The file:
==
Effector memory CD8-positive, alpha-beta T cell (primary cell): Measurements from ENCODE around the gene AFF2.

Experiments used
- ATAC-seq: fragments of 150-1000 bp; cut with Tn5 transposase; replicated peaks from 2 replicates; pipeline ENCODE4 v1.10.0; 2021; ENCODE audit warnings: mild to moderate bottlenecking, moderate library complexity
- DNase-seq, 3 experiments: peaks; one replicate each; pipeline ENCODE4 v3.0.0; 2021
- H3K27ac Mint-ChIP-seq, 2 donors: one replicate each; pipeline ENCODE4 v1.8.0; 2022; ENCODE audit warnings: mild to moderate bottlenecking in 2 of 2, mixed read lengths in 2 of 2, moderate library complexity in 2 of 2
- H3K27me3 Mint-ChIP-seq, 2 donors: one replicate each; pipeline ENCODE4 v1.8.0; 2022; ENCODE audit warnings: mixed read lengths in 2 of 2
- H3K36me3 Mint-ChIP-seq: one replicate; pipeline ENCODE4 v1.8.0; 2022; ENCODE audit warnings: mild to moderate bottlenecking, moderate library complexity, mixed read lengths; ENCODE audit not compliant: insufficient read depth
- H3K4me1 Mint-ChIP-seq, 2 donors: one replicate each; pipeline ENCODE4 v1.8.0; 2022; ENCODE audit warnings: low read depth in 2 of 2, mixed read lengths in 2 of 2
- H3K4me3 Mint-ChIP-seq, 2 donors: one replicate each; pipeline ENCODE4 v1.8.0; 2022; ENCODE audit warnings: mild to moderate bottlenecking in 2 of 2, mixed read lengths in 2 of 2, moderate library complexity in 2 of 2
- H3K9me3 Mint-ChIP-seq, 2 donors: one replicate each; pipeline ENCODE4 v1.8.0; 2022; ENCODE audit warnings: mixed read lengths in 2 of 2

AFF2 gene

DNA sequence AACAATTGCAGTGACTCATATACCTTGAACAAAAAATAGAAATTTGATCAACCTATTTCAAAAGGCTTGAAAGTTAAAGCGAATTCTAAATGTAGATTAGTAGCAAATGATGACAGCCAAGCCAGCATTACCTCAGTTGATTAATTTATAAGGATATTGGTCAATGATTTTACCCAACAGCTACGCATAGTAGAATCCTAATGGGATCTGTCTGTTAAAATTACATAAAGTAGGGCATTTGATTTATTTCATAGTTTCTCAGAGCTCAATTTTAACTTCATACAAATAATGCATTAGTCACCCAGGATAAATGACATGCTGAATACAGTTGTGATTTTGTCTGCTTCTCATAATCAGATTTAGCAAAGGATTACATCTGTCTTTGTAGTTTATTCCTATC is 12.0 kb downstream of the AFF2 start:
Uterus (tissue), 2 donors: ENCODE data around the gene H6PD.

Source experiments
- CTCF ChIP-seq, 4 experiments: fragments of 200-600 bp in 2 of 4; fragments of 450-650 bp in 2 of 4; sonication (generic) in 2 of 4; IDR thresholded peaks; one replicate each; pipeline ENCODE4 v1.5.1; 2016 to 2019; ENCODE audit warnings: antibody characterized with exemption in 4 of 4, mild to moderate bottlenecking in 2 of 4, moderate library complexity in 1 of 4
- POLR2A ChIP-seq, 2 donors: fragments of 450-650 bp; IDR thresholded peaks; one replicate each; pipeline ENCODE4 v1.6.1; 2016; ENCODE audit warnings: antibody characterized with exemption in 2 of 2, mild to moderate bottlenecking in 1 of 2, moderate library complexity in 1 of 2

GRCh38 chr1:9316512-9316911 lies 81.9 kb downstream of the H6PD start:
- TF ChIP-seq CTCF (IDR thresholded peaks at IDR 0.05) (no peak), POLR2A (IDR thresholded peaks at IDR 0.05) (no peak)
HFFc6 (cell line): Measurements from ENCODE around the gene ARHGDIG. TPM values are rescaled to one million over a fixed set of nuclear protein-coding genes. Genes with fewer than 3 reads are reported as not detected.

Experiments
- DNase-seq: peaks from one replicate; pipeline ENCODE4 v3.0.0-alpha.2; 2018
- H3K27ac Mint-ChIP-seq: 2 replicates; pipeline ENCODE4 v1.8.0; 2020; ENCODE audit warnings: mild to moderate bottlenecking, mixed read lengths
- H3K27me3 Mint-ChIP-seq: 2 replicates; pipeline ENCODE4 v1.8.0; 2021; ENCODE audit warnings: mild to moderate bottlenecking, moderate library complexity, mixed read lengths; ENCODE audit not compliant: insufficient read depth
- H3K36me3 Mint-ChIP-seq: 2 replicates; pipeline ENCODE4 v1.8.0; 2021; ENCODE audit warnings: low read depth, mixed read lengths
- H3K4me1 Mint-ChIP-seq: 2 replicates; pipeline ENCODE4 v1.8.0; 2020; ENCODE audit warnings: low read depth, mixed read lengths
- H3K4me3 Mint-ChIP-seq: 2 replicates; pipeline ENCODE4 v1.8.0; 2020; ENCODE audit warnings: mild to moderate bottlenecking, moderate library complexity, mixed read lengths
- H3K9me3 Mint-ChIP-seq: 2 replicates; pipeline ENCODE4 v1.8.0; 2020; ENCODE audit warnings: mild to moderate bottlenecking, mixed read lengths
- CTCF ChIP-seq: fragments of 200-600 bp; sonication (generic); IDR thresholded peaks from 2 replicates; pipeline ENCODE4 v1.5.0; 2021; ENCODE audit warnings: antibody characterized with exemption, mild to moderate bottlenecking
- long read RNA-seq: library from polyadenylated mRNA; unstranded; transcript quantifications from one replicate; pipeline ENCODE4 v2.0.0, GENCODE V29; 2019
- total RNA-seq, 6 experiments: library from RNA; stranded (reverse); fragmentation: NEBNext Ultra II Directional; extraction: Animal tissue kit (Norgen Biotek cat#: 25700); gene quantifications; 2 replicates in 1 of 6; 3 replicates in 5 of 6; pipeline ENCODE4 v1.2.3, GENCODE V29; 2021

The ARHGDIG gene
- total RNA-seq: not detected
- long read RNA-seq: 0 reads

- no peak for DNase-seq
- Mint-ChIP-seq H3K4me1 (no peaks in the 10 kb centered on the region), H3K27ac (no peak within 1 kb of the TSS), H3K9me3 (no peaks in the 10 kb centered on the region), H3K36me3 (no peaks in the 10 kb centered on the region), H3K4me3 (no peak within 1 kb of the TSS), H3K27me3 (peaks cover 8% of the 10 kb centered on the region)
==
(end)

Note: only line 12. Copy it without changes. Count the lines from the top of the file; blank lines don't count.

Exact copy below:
DNA sequence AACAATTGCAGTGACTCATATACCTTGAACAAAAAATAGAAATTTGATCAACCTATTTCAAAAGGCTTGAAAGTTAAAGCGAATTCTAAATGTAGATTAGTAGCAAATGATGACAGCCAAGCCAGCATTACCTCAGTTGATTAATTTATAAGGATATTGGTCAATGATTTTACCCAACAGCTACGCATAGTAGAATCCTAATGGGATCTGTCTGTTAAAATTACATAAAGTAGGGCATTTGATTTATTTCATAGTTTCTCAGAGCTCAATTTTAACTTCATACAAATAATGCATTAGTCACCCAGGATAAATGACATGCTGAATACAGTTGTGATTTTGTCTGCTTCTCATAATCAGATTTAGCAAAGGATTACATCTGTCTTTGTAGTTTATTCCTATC is 12.0 kb downstream of the AFF2 start: